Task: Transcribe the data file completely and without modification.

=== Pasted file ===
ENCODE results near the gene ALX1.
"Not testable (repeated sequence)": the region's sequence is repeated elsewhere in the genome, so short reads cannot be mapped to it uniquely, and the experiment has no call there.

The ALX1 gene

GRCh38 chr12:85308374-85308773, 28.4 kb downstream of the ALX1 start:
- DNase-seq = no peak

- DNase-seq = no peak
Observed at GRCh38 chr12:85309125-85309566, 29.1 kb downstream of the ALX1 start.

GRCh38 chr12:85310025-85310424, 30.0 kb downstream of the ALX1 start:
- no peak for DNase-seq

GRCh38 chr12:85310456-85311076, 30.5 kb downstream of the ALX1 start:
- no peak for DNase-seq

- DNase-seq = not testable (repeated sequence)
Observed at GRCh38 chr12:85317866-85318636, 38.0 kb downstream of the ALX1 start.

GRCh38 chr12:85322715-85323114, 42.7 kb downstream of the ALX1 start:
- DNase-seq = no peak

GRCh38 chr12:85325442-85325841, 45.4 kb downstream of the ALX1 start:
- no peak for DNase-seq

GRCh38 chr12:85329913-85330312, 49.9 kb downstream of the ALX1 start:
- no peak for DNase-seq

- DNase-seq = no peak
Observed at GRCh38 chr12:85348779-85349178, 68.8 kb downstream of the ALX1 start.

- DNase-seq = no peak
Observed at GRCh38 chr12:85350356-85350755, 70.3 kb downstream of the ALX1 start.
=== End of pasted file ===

ENCODE results near the gene ALX1.
"Not testable (repeated sequence)": the region's sequence is repeated elsewhere in the genome, so short reads cannot be mapped to it uniquely, and the experiment has no call there.

The ALX1 gene

GRCh38 chr12:85308374-85308773, 28.4 kb downstream of the ALX1 start:
- DNase-seq = no peak

- DNase-seq = no peak
Observed at GRCh38 chr12:85309125-85309566, 29.1 kb downstream of the ALX1 start.

GRCh38 chr12:85310025-85310424, 30.0 kb downstream of the ALX1 start:
- no peak for DNase-seq

GRCh38 chr12:85310456-85311076, 30.5 kb downstream of the ALX1 start:
- no peak for DNase-seq

- DNase-seq = not testable (repeated sequence)
Observed at GRCh38 chr12:85317866-85318636, 38.0 kb downstream of the ALX1 start.

GRCh38 chr12:85322715-85323114, 42.7 kb downstream of the ALX1 start:
- DNase-seq = no peak

GRCh38 chr12:85325442-85325841, 45.4 kb downstream of the ALX1 start:
- no peak for DNase-seq

GRCh38 chr12:85329913-85330312, 49.9 kb downstream of the ALX1 start:
- no peak for DNase-seq

- DNase-seq = no peak
Observed at GRCh38 chr12:85348779-85349178, 68.8 kb downstream of the ALX1 start.

- DNase-seq = no peak
Observed at GRCh38 chr12:85350356-85350755, 70.3 kb downstream of the ALX1 start.